Chikungunya cases on the rise | daily-sun.com

Chikungunya cases on the rise

Nothing to be worried: Experts

Tarik Hasan Shahriar     20 May, 2017 12:00 AM printer

Chikungunya cases on the rise

The number of patients infected with Chikungunya, a mosquito-borne viral disease, is on the rise in different parts of the country, particularly in the capital.

 

More than 60 patients are getting admitted to Dhaka Medical College and Hospital (DMCH) everyday with Chikungunya infection, hospital sources said.

 

According to the Institute of Epidemiology, Disease Control and Research (IEDCR), a total of 139 suspected cases of Chikungunya have been tested between April and mid-May this year and of them, 86 cases have been found to be positive.  

 

Prof Dr Abdullah, dean of medicine faculty of Bangabandhu Sheikh Mujib Medical University, told the daily sun that the capital is witnessing a second outbreak of mosquito-borne Chikungunya virus after a gap of three months, raising a new public health concern.

 

He advised all not to panic over the return of the disease.

 

Experts said Chikungunya is a viral disease which is transmitted to humans by mosquitoes.

It was first detected in southern Tanzania in 1952. The meaning of Chikungunya is to ‘become contorted’.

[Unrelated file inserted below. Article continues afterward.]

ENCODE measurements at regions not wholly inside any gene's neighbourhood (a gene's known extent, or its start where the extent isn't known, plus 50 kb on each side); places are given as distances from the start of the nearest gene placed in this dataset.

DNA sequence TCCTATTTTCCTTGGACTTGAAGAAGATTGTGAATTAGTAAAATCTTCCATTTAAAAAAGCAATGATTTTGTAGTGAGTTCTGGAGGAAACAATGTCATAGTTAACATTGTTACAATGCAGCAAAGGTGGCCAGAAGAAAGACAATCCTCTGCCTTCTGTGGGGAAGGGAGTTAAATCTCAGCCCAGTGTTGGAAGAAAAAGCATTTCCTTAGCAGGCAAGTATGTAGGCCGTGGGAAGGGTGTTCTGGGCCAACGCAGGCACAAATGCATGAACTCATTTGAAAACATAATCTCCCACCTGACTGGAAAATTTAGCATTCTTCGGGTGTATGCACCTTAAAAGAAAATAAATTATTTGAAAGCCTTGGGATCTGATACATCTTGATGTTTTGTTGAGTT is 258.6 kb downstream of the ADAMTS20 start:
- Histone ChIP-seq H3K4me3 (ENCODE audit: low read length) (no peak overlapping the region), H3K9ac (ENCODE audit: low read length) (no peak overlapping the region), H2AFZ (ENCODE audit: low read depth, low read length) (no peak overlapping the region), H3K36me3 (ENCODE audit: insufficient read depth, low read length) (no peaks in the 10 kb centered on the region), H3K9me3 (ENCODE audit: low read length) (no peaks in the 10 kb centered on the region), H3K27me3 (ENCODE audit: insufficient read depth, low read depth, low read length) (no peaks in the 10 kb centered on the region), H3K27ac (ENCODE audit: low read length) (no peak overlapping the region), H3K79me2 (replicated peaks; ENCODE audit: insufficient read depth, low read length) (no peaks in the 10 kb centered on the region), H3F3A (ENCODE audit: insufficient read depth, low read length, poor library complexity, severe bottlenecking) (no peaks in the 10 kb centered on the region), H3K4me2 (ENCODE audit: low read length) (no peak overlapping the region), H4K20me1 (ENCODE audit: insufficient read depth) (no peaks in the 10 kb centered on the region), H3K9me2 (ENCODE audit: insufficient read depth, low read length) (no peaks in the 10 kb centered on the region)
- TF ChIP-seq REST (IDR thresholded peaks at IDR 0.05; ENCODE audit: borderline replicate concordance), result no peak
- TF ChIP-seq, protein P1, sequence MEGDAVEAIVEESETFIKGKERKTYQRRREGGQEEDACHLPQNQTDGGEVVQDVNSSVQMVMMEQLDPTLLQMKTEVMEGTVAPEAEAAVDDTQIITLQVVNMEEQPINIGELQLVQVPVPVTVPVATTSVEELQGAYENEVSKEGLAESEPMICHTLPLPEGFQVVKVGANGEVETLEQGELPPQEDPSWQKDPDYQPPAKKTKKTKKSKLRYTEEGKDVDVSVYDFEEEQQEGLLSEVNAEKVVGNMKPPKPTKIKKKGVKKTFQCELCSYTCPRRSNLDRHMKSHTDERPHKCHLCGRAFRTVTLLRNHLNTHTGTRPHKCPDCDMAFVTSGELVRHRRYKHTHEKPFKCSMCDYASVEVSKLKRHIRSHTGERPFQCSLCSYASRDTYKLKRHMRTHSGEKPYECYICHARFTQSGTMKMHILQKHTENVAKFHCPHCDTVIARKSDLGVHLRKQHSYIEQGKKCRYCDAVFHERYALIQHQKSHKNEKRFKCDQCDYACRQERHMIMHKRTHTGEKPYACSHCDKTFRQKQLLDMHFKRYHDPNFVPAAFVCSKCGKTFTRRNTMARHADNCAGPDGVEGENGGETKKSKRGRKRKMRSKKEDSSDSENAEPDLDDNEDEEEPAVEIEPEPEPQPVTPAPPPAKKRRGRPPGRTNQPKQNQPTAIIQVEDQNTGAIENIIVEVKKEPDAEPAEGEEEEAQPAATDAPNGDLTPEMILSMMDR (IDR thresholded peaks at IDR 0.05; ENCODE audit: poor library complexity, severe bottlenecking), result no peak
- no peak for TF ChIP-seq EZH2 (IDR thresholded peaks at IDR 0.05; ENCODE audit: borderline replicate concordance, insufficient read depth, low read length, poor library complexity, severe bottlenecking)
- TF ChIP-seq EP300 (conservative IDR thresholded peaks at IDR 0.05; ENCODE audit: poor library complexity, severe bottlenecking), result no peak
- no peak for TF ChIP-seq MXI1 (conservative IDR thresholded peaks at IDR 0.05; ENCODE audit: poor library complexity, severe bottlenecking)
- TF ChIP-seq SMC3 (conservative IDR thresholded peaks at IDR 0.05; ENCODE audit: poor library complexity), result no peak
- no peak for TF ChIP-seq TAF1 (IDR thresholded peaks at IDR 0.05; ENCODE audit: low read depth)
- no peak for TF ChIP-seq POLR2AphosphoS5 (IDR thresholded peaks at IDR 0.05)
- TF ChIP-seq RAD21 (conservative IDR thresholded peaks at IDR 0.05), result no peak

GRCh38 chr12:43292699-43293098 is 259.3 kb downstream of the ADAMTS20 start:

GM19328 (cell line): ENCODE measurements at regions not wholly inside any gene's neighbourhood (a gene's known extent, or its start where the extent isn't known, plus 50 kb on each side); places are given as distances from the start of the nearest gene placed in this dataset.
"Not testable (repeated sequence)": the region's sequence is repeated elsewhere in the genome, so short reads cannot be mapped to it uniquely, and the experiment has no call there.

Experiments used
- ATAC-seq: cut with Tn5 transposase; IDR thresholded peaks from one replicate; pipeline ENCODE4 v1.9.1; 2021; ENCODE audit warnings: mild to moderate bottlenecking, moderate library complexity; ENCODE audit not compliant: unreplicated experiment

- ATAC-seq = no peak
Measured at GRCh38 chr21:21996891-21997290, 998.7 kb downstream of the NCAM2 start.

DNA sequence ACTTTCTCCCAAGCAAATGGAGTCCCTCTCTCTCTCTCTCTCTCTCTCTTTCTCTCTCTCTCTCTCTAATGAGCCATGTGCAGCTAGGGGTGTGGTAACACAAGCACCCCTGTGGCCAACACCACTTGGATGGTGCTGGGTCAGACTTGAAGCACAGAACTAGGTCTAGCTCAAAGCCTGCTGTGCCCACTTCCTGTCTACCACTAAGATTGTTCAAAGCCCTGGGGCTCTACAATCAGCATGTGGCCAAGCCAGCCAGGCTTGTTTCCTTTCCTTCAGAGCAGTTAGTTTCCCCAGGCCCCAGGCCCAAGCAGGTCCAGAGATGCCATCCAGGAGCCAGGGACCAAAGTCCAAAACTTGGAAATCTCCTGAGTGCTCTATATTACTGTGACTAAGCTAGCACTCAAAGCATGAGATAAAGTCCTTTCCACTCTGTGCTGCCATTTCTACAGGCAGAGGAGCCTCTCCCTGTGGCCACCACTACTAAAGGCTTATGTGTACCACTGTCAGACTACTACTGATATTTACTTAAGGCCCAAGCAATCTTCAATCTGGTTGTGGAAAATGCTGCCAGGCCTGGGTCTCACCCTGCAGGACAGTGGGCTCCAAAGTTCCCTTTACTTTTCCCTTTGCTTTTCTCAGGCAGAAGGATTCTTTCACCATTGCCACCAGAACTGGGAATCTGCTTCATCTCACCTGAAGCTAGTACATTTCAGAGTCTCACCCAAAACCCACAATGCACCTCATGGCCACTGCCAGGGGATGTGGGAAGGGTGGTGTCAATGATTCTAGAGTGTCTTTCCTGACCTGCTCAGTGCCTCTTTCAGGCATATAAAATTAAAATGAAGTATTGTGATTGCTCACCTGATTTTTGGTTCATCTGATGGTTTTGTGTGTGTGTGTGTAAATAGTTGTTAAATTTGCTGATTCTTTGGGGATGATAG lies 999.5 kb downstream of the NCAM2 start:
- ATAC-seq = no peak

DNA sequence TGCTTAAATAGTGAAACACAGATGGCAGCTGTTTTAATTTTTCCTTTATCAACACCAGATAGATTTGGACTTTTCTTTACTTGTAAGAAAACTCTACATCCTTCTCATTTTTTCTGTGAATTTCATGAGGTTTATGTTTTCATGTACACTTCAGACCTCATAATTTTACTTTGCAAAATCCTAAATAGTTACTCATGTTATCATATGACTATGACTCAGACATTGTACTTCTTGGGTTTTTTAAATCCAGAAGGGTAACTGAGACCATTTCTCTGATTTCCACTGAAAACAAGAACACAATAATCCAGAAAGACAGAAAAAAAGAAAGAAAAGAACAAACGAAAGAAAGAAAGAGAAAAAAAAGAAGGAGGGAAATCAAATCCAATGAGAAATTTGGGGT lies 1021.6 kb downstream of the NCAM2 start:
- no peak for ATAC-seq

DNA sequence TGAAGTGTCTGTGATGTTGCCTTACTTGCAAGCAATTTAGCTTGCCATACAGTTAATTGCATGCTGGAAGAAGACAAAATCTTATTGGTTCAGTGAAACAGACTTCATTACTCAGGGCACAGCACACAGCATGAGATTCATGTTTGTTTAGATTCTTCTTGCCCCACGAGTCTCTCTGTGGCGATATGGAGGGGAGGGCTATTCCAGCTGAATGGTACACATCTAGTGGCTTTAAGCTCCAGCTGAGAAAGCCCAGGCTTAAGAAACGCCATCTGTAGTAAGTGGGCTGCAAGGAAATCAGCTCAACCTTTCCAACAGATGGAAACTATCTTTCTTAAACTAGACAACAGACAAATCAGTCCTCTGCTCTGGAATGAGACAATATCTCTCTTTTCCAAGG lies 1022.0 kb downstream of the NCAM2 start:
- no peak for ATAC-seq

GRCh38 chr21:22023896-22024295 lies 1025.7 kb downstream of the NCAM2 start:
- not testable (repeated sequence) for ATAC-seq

Patients with Chikungunya have high fever and joint and muscle pain. Doctors sometimes advise patients to take admission to hospital.

 

“The symptoms of Chikungunya appear between 4 and 7 days after the patient has been bitten by the infected mosquito. Chikungunya is characterised by an abrupt onset of high fever (40°C/ 104°F) frequently accompanied by joint pain,” Dr Abdullah said.  

 

Other common signs and symptoms include muscle pain, headache, nausea, fatigue and rash. The joint pain is often very debilitating, but usually lasts for a few days or may be prolonged to one and a half months, he explained.

 

Dr Abdullah said most of the patients recover fully, but in some cases joint pain may persist for several months.

 

Serious complications are not common. Often symptoms in infected individuals are mild and the infection may go unrecognised, or be misdiagnosed in areas where dengue occurs, according to him.

 

Dr MA Mannan, a noted medicine consultant, told the daily sun that Chikungunya virus is transmitted from human to human by the bites of female mosquitoes.

 

Most commonly the mosquitoes involved are Aedes aegypti and Aedes albopictus, two species which can also transmit other mosquito-borne viruses, including dengue.

 

“There is no specific antiviral drug treatment for Chikungunya. If fever is high, paracetamol can be taken as per the advice of the physicians and at the same time more and more fluid should be taken for recovery from Chikungunya and physical weakness,” he explained.

 

Director General of Directorate of Health Services Prof Dr Abul Kalam Azad in a recent programme said Chikungunya is a viral mosquito-borne disease. There is nothing to be worried as there is no death report in the disease.

 

“Infected persons should take plenty of water as primary medication,” he said. He also recommended taking painkillers only on doctor’s advice.

 


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